12/13/2000; 11:40:49 AM 'Records from Toys ''R'' Us Inc.'s Internet division have been subpoenaed in an investigation of its privacy practices, a spokeswoman for the toy retailer said yesterday.

'The inquiry by New Jersey's Division of Consumer Affairs, which is overseen by the state attorney general's office, partially stems from lawsuits that accuse of illegally sharing personal information about its Internet customers with market researchers, spokeswoman Jeanne Meyer said.'

This is worth keeping an eye on... Attorney General activism could become privacy-violator's worst nightmare over the next couple of years.  The Federal government doesn't really seem too ethusiastic about Internet privacy issues, but there are a lot of state AG's out to make a name for themselves.  There's one here in Michigan named Granholm that's already made life uncomfortable for a few... I bet she liked how her name got into the national news for those, and I hope she's developed a taste for it

Dec 13, 2000

Google tracker raises privacy issues - sorta
Privacy from Companies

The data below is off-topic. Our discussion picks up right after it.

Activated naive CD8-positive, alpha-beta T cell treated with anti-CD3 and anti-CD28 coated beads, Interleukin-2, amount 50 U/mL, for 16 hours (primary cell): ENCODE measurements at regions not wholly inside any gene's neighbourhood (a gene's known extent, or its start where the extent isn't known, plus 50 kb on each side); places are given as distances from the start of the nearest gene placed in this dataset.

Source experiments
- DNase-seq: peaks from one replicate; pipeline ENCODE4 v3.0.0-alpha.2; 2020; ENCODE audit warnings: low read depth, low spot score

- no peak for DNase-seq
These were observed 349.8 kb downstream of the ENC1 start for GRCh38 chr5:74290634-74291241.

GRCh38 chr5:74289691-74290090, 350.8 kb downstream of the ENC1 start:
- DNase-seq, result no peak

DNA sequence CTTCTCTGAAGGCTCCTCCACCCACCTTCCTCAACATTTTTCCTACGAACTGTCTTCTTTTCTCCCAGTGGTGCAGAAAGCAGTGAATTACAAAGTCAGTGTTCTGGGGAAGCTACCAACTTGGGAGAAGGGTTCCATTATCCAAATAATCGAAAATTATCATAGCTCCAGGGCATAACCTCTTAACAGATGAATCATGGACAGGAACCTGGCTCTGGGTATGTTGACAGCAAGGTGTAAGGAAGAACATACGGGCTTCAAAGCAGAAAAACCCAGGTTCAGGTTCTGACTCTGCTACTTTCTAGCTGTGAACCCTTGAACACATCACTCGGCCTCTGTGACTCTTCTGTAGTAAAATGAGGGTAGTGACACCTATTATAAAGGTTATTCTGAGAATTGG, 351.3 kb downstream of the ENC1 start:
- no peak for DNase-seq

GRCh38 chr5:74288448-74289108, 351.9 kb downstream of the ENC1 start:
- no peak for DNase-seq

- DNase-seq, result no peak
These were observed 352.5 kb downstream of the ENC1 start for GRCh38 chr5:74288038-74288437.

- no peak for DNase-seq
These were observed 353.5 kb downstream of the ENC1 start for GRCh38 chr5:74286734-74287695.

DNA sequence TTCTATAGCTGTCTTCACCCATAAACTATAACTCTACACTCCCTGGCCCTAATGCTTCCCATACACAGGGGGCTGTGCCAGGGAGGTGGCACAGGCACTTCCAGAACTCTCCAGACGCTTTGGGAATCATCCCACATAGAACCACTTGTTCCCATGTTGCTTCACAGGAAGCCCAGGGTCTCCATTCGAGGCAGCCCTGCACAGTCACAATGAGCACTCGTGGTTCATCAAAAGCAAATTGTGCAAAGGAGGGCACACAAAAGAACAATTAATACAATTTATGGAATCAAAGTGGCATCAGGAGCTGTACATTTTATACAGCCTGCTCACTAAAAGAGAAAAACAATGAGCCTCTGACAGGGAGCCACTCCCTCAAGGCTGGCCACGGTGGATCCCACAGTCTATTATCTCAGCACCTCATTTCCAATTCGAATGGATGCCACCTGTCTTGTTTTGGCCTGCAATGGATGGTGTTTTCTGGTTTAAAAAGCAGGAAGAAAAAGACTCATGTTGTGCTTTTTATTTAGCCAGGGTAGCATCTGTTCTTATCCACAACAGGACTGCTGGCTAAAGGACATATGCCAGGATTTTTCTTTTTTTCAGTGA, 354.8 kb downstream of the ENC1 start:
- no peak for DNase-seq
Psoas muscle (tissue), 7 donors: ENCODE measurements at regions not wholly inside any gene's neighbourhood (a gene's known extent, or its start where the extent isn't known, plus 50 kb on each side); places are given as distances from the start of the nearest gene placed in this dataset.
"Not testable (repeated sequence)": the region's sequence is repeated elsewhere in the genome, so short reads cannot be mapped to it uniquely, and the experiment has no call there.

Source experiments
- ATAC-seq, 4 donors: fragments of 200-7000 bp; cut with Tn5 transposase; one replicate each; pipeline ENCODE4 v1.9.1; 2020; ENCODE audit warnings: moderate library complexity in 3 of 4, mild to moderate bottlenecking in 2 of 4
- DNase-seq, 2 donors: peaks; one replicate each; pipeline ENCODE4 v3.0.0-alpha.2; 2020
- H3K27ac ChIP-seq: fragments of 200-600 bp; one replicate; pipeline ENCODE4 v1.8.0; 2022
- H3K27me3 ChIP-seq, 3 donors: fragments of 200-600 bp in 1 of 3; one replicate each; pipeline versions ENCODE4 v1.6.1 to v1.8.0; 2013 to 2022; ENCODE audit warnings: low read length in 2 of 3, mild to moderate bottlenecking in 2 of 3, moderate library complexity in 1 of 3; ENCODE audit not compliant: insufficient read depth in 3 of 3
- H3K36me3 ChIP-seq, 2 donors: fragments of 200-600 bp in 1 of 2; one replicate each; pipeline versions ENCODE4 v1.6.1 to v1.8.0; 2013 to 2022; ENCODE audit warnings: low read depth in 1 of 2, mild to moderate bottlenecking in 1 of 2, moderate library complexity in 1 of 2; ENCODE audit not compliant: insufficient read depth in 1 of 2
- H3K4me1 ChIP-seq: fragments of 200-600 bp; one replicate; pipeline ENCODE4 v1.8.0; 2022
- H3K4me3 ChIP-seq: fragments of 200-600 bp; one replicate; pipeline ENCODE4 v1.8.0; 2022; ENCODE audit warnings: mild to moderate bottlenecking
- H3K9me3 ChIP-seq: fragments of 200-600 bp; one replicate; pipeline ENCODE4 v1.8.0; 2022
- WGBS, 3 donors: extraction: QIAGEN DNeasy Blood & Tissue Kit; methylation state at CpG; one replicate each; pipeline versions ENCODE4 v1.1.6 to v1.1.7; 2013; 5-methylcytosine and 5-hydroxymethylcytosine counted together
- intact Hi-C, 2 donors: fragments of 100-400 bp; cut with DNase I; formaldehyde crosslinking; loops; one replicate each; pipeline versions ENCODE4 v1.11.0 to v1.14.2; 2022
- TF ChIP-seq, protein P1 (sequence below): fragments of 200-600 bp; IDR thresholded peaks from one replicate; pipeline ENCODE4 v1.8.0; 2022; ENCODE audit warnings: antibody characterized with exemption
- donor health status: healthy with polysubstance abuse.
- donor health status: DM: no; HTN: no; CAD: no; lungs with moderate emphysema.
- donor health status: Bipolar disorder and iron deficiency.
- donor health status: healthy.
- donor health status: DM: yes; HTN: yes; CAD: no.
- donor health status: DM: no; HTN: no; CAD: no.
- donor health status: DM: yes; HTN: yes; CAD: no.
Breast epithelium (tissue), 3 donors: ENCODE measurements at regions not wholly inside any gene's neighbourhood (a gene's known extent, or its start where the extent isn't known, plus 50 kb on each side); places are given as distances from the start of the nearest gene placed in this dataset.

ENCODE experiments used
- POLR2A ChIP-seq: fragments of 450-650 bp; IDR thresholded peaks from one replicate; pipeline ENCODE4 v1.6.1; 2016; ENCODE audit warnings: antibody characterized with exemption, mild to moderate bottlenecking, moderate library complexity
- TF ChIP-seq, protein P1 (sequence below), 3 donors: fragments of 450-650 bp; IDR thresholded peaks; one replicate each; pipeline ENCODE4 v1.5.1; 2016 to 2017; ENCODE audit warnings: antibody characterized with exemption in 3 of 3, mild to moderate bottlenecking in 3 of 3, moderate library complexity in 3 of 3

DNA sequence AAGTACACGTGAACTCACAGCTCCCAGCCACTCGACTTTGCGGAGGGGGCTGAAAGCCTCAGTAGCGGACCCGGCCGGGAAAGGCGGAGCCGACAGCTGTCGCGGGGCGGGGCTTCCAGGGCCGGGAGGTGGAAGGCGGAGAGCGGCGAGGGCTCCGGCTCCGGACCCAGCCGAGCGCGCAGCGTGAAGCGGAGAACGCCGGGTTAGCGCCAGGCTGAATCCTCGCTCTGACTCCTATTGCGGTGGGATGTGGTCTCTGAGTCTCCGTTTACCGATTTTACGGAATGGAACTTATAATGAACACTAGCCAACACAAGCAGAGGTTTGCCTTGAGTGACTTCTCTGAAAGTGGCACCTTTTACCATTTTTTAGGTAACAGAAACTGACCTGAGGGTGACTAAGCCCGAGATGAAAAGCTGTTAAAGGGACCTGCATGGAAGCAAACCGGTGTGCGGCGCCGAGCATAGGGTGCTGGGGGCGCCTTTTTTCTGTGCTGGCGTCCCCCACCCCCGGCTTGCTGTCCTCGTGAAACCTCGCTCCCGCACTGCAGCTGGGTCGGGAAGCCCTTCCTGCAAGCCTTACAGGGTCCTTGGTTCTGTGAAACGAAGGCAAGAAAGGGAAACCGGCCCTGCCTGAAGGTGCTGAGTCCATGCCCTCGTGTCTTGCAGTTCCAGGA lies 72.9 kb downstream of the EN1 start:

12/13/2000; 11:03:05 AM

'"By using the Advanced Features version of the Google Toolbar, you may be sending information about the sites you visit to Google," the company warns during the Toolbar installation process. "In order to show you more information about a site, the Google Toolbar has to tell us what site you're visiting which it does by sending us the URL."

'Google launched its new toolbar Monday just as privacy advocates were calling attention to the potential hazard of free software extensions, some of which collect more personal information than people who download them may realize.'

I'm all for privacy, but I think Google's done the right stuff here. If you want to see the rank of a page, making a request to the Google servers is the only way to do it. If you don't want to let Google know what pages you're visiting, shut the feature off and Google's toolbar won't make any requests. It's refreshing to see such technical honesty from Google in light of the services from other companies, where even if they don't ever need to know anything from the browser to function, there's still no way to stop the communication. This clearly isn't an attempt to trick the user into giving away trackable information, as so many of those other services are. (No advertising on the toolbar either.)

I think Google was a very model of privacy clarity in it's warning to the consumer... but decide for yourself: Here's the dialog box that everybody sees before downloading the toolbar.

By the way, I'm finding the toolbar immensely useful. Not only does it have a search box like you'd expect (which incidentally uses the best engine currently on the net), it also adds a few other features, including an "up" button (automatically takes you up one subdirectory), and a "highlight" button that highlights the words matching your search query.  An excellent addition to the browser and I recommend it. I don't say those words easily.